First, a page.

» Full Dark, No Stars - Stephen King's new novella questions mankind's ability to trust others.
[02.21.2011 by Bridget Doyle]


 » The Top 30 Albums of 2010 - Fashionably, fabulously late, our favorite music (and believe me, there was a LOT) of 2010, the year that some have called the best year for music ever. And only some of those fools work here. Plenty of usual suspects, lots of ties and a few surprises that I won't spoil, including our unexpected #1.
[12.24.2010 by The LAS Staff]


 » Live: Surfer Blood/The Drums at Lincoln Hall, Chicago, IL - Remember when Weezer used to put together records that you could sing along to and rock out to? That's what Surfer Blood's show was like!
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Music Reviews

Screaming Females - Castle Talk
»Screaming Females
Castle Talk
Don Giovanni
Trent Reznor & Atticus Ross - The Social Network [Original Soundtrack]
»Trent Reznor & Atticus Ross
The Social Network [Original Soundtrack]
The Null Corporation
Deerhunter - Halcyon Digest
Halcyon Digest
No Age - Everything in Between
»No Age
Everything in Between
Sub Pop
Robyn - Body Talk Pt. 1/ Body Talk Pt. 2
Body Talk Pt. 1/ Body Talk Pt. 2
The Walkmen - Lisbon
»The Walkmen
Fat Possum
Iron & Wine
The Sea & the Rhythm
Sub Pop Records

Rating: NR/10 ?

October 1, 2004
It seemed as if the venerable Sub Pop might be taking stabs at diversifying their sound when they slid Iron & Wine's 2002 debut, The Creek Drank the Cradle, through the crack under last year's door. On closer inspection, however, the solo acoustic wanderings of Miami's Samuel Beam were more akin to the front porch Dixieland strummings of Holopaw's John Orth, distilled into a smart moonshine. The Creek Drank the Cradle was a refreshing find for Sub Pop loyalists and in-the-know acousti-pop folkies and Beam's follow up short-player, The Sea & the Rhythm, is a warm, sweet reminder of the South's pervasive Christian bent.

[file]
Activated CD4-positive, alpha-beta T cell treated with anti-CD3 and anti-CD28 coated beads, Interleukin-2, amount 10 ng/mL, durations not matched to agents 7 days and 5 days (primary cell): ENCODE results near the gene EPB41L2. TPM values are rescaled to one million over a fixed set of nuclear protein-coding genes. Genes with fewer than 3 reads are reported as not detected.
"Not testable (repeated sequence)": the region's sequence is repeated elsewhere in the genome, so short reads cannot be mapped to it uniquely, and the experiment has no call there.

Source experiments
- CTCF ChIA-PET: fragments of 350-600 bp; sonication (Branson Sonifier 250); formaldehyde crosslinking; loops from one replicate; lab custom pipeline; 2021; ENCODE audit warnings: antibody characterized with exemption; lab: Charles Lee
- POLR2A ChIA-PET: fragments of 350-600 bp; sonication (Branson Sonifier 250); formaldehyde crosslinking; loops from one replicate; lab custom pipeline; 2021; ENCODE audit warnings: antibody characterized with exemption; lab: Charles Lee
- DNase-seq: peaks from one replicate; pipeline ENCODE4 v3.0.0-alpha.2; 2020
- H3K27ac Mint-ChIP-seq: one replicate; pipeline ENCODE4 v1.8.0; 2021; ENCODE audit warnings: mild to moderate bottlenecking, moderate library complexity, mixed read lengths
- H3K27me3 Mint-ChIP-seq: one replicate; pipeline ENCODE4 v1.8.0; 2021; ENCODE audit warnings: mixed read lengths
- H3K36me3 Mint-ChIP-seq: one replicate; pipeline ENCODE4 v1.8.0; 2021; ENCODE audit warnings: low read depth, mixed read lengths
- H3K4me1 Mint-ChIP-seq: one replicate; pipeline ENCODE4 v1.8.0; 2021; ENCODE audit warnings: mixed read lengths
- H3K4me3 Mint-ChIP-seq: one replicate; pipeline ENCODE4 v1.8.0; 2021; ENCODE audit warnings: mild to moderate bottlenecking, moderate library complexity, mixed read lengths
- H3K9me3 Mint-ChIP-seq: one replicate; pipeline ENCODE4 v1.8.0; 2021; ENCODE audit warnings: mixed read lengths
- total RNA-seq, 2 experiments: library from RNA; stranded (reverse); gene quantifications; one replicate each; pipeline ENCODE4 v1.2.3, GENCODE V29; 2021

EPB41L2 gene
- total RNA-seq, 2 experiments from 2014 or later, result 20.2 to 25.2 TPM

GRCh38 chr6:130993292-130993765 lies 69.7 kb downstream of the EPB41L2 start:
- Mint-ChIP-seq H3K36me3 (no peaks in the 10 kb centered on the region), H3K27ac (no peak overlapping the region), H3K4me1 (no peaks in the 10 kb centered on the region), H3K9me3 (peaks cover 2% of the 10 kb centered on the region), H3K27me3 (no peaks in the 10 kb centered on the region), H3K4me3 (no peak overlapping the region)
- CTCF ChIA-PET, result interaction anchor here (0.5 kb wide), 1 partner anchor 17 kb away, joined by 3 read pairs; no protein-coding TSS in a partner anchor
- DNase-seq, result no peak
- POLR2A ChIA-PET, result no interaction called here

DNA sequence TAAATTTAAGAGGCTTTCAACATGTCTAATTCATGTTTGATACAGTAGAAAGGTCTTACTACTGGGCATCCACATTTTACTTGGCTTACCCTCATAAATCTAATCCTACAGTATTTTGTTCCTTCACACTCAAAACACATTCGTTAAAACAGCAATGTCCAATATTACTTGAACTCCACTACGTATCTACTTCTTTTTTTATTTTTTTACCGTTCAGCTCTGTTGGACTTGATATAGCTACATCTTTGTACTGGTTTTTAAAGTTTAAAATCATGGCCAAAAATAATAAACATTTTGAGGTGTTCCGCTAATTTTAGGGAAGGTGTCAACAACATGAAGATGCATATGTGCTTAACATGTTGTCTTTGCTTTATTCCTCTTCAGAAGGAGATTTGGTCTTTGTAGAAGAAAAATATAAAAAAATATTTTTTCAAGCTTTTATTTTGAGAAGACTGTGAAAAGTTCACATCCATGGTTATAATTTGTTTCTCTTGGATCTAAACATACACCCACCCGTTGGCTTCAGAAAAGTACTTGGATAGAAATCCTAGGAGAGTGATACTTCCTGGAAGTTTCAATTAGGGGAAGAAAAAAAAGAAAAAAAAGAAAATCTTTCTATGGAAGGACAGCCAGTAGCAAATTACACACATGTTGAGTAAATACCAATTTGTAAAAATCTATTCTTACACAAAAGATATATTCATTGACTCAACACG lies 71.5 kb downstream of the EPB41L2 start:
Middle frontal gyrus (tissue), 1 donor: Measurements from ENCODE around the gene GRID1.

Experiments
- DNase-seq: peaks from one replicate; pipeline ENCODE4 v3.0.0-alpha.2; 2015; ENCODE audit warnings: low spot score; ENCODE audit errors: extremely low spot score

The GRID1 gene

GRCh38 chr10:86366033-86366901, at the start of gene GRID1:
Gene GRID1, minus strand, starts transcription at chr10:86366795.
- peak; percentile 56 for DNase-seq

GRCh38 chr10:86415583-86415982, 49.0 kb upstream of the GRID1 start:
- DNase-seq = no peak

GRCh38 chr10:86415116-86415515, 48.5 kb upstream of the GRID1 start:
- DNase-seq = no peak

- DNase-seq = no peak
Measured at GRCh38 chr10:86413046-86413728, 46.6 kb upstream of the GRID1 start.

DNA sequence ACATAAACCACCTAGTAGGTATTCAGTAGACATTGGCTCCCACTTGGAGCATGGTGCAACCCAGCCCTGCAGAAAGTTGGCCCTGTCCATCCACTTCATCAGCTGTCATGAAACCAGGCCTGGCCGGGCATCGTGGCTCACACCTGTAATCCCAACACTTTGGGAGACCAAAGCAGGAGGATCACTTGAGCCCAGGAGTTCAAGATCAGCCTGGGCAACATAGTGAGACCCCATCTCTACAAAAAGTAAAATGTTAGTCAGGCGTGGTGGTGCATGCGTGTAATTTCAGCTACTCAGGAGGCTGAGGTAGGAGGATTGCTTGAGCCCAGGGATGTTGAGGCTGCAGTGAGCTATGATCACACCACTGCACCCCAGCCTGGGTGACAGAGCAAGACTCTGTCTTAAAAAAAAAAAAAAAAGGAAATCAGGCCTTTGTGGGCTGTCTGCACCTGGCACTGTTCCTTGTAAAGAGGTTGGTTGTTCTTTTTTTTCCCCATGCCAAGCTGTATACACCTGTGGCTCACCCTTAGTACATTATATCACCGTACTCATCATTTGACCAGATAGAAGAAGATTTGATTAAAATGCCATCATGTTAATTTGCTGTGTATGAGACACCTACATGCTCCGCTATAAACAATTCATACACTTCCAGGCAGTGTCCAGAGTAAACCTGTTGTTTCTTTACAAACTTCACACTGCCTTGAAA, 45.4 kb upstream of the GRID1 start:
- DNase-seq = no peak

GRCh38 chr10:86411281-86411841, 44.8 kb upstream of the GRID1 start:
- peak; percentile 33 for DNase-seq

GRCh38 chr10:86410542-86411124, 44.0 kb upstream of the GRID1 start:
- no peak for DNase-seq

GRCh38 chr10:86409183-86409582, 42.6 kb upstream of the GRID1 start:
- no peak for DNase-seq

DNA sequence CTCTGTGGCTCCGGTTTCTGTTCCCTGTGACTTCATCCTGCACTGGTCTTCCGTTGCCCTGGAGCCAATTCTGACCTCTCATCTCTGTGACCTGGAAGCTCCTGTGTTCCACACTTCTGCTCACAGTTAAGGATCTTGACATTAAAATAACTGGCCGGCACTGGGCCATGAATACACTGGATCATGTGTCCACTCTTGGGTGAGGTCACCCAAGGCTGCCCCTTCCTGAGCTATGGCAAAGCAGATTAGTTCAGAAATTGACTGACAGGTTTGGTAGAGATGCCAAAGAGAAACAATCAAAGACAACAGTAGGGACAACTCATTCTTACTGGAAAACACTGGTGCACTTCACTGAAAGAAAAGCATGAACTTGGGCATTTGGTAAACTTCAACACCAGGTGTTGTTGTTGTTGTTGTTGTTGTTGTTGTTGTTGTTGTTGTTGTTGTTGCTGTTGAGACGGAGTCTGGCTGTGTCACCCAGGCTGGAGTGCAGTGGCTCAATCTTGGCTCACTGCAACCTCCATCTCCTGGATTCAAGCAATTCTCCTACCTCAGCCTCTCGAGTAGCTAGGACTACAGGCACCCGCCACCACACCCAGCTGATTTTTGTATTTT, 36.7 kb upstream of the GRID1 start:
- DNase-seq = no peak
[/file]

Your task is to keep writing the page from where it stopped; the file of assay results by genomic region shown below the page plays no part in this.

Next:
The opening track, "Beneath the Balcony", and the ensuing title track are both sparse and lush, lightly plucked acoustic confessions that resonate deeply with their plodding pace. Slow and sweet as molasses, the songs are less overt about their obsession with the Cross and all things tragically Christ like- pressed flowers in an old scrapbook rather than the pressed slacks of a Baptist minister's white Sunday suit.

The disc is book-ended by a pair of spare numbers that sandwich "The Night Descending", more upbeat in tempo but similarly mired in a lyrical confessional ("In a year of fallen angels/broken hands and boys in danger/pray the Lord might pacify you/ain't no telling what he's up to").

It is when Beam's solitary banjo notes override his rich acoustic finger picking that his raspy, near whispered vocal delivery has the most potent backdrop. Think about Hayden gone missing in the Bayou after a Crusades by canoe or Nick Drake on downers in a South Florida trailer park attempting to slow "Dueling Banjos" to a near standstill and you've got the idea. The five songs of The Sea & the Rhythm are rich, cinematic and haunting but they remain more beautiful than depressing, and are certainly worth your time.

Reviewed by Eric J Herboth
Eric J. Herboth is the founder, publisher and Managing Editor of LAS magazine. He is a magazine editor, freelance writer, bike mechanic, commercial pilot, graphic designer, International Scout enthusiast and giver of the benefit of the doubt. He currently lives in rural central Germany with his two best friends, dog Awahni and cat Scout.

See other reviews by Eric J Herboth



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